The Chevy has become such an American symbol and it even has a strong presence in songs when demonstrating the freedom that it represents. It has a particular tendency to appear in Country songs (which are the epitome of Americana), with such examples ranging from Shania Twain: 'He can have a '55 Chevy or a fancy little pick-up truck' to Taylor Swift: 'Just a boy in a Chevy truck' to Alan Jackson: 'Well we fogged up the windows in my old Chevy'. Not only does it symbolise freedom and is a classic road trip car, but (particularly in Taylor Swift's case) the idea of innocence and the idea of romance always seem to go hand in hand with the introduction of a Chevrolet.
Their designs have been called 'beautiful' (particularly the Camaro) and are so well designed and built that they have a longevity that seems to out do other brands. The normality of getting a Chevy as a first car and keeping it for years and years is so common in America, and its ability to not only trascend through generations, but also for its popularity to last, proves how the Chevy is a symbol of American values.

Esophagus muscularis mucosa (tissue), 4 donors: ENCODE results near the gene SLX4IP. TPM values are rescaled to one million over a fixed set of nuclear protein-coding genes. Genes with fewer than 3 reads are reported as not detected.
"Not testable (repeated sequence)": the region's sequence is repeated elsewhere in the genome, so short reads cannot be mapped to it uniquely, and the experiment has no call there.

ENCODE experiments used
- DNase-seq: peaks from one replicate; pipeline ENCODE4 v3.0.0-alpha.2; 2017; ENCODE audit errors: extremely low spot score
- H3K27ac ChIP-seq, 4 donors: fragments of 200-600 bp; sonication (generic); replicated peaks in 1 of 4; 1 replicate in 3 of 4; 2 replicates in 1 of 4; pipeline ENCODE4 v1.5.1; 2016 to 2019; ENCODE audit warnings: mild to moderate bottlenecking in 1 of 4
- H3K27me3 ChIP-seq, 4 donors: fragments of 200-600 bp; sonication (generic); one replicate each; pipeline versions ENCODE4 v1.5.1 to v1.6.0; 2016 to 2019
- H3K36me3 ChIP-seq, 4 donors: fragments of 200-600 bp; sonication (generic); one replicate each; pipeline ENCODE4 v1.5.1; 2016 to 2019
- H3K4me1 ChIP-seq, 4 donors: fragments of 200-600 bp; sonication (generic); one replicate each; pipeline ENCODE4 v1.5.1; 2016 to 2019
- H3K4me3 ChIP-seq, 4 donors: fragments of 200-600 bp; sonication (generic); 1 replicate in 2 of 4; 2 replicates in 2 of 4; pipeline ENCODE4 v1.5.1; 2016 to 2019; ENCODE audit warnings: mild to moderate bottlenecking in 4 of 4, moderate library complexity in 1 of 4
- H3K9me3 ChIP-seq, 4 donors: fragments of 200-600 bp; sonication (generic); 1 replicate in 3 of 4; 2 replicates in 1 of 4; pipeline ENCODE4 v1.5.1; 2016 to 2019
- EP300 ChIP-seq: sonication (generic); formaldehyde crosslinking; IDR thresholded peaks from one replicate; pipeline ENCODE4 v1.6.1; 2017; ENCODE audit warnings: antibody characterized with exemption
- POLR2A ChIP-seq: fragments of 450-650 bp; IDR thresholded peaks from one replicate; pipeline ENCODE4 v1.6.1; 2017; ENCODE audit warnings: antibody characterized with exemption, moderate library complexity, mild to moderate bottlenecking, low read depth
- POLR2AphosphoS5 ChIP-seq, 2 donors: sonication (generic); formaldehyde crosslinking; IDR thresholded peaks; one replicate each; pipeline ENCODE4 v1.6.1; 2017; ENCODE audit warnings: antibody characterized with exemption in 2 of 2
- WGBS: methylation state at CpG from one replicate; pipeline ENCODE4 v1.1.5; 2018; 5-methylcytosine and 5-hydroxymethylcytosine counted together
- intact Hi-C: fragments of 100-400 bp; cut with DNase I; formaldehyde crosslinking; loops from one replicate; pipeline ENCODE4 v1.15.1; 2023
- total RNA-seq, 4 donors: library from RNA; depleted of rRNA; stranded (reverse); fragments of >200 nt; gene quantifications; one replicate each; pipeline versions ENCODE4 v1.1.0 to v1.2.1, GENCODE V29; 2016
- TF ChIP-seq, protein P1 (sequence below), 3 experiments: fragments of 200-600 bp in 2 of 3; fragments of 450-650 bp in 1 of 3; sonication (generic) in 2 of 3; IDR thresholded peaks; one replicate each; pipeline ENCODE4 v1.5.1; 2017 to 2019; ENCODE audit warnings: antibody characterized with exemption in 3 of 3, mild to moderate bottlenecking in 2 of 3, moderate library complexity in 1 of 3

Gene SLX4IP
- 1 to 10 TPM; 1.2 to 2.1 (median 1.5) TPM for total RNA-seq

Nike Advertisement



 Nike, inc. is an American multinational corporation. Nike promotes the idea that if you are determined to succeed you will excel and therefore you should 'Just do it'. I chose this commercial advertising their 'Become Legendary' product line.  This advert features Michael Jordan, who is considered to be the greatest basketball player of all time as well as perfect icon of media culture, therefore being such an influential figure to young aspiring athletes, it is likely that the message being portrayed will inspire young people to work hard and become successful. He is also considered to be a promoter of racial equality, used to illustrate that the 'American dream' can be obtained by anyone in America, regardless of your race. The video represents the notion of the 'American dream' as throughout the advert he states that he had to work extremely hard to get to where he is today. He says 'Maybe I led you to believe that basketball was a God given gift, and not something I work for every single day of my life.' This ad inspires people to not give up on their dreams as Jordan states himself 'Maybe I made you think that every shot I took was a game winner, that my game was built on flash and not fire.' Overall, I think the advert illustrates that it is not the shoes, it's what you do in them.